2020 IT spending growth predicted to stay in the black

2020 IT spending growth predicted to stay in the black

Hardware expected to be hit the hardest

Credit: Dreamstime

IT spending across Asia Pacific, excluding Japan and China (APEJC), in 2020 is still expected to see year-on-year growth of 1.2 per cent despite the COVID-19 coronavirus pandemic, even in a 'pessimistic' scenario.

This is according to the International Data Corporation’s (IDC) February edition of the IDC Worldwide Black Book Live Edition, which previously predicted in January 2020 that the year would see year-on-year growth of over 5.2 per cent due to predicted boosts in hardware, software and services spending on infrastructure.

If Japan and China are including in the updated forecast, spending is predicted to decline by 2 per cent in the region. Global spending is pegged at 1.3 per cent, revised from 5.1 per cent.

In its research, IDC outlined the anticipated growth or contraction of IT spending in the region in terms of a standard expectation as well as a 'pessimistic scenario' expectation.

According to IDC, out of the three major components of IT spending – hardware, software and IT services – hardware is expected to be hit the hardest, with a pessimistic scenario recording a decline of 3 per cent. Previously, growth of 3 per cent was forecast for 2020.

Meanwhile, predicted growth in IT services has been reduced by 1 per cent to 4.6 per cent. Decline is expected for the first eight to nine months of 2020 but will then bounce back in the final three months.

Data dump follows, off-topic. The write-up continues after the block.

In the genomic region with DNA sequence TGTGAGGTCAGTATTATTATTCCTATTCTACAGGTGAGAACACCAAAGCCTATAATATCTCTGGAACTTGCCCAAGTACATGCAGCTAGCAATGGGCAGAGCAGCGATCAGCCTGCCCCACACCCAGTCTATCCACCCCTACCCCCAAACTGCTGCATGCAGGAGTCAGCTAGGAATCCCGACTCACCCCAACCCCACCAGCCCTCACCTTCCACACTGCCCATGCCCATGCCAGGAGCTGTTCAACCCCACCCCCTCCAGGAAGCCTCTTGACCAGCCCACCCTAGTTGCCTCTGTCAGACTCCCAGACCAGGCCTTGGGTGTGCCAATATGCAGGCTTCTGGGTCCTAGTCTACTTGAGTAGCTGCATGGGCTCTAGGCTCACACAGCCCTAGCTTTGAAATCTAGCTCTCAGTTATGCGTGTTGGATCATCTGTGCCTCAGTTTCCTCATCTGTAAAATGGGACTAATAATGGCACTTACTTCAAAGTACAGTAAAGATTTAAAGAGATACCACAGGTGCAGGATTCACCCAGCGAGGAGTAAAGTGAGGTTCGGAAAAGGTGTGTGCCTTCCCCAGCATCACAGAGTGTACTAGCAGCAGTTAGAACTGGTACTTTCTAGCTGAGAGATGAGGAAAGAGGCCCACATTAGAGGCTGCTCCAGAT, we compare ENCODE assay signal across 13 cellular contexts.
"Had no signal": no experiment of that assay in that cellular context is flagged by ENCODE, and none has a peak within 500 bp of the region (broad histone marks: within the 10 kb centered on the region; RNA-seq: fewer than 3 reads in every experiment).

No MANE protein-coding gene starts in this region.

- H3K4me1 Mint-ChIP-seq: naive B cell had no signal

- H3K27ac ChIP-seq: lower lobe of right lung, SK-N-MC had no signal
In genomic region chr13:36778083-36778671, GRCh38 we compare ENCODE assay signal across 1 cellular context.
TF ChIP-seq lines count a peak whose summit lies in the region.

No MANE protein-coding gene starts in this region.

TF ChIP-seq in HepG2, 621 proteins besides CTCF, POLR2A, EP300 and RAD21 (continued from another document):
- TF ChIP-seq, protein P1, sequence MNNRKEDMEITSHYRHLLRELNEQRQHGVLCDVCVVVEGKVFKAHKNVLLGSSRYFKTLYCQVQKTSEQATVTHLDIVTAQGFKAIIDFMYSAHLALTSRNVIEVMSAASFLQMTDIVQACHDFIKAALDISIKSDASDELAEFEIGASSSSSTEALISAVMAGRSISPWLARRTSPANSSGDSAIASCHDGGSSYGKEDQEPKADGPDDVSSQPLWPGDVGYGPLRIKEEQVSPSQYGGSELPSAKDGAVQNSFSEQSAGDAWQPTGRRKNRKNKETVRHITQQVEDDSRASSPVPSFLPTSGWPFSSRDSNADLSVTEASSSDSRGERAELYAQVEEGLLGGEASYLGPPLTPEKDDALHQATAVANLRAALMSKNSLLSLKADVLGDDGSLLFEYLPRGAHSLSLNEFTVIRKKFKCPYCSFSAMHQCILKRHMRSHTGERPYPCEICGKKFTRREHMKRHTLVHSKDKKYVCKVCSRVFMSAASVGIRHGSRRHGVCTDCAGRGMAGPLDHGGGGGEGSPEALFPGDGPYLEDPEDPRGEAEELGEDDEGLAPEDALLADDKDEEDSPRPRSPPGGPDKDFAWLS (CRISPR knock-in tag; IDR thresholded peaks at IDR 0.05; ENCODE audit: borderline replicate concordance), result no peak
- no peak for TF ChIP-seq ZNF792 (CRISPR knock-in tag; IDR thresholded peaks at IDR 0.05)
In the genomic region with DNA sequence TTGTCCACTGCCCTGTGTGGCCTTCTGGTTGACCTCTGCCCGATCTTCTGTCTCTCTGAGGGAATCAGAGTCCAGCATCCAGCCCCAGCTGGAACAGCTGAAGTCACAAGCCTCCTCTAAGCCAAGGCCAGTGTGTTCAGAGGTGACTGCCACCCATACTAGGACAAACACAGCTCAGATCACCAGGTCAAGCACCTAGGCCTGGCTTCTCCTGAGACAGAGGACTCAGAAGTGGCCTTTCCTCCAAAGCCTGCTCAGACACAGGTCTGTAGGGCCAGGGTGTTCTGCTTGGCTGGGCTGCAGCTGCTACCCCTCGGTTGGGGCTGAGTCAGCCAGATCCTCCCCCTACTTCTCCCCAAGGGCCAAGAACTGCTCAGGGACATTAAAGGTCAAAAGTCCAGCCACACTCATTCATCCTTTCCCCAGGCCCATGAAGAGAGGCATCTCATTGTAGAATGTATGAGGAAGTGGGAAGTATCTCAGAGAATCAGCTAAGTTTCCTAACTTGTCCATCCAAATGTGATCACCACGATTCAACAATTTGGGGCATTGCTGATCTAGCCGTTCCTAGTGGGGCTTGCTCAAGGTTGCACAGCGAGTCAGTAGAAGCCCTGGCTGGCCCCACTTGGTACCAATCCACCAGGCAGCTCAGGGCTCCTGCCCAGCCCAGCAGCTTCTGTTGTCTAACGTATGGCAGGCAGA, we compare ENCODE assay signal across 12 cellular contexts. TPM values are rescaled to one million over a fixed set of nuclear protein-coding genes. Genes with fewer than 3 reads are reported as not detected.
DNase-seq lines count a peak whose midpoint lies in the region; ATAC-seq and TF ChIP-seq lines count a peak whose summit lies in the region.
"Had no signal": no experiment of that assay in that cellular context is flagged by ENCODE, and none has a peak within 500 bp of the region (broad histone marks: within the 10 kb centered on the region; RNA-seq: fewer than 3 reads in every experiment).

Software is expected to undergo a slowdown with transportation, manufacturing, retail, personal and consumer services and banking industries all impacted.

Due to the unpredictability of the coronavirus pandemic, IDC noted that this growth forecast is expected to decline following the collection of March data.

Sandra Ng, group vice president of the practice group at IDC Asia Pacific noted the biggest changes following the spread of the pandemic was the shift to work from home (WFH) technologies and supply chain delays.

“Not all organisations have the culture or the experience in enabling a WFH workforce. Even for organisations in the tech industry, the increased capacity load on network, cloud and other technologies is unprecedented,” Ng said.

“Based on the latest data of our Future of Work Employee Survey 2020, in countries like Singapore, India, Hong Kong and A/NZ where considerable organisations provide WFH, we have already seen an uptake of video meetings, audio conference calls, and collaboration platforms as a result of rethinking work.”

Meanwhile, supply chain disruptions were attributed to countries, particularly China, restricting movement of people, according to Christopher Holmes, managing director of IDC Insights Asia Pacific. 

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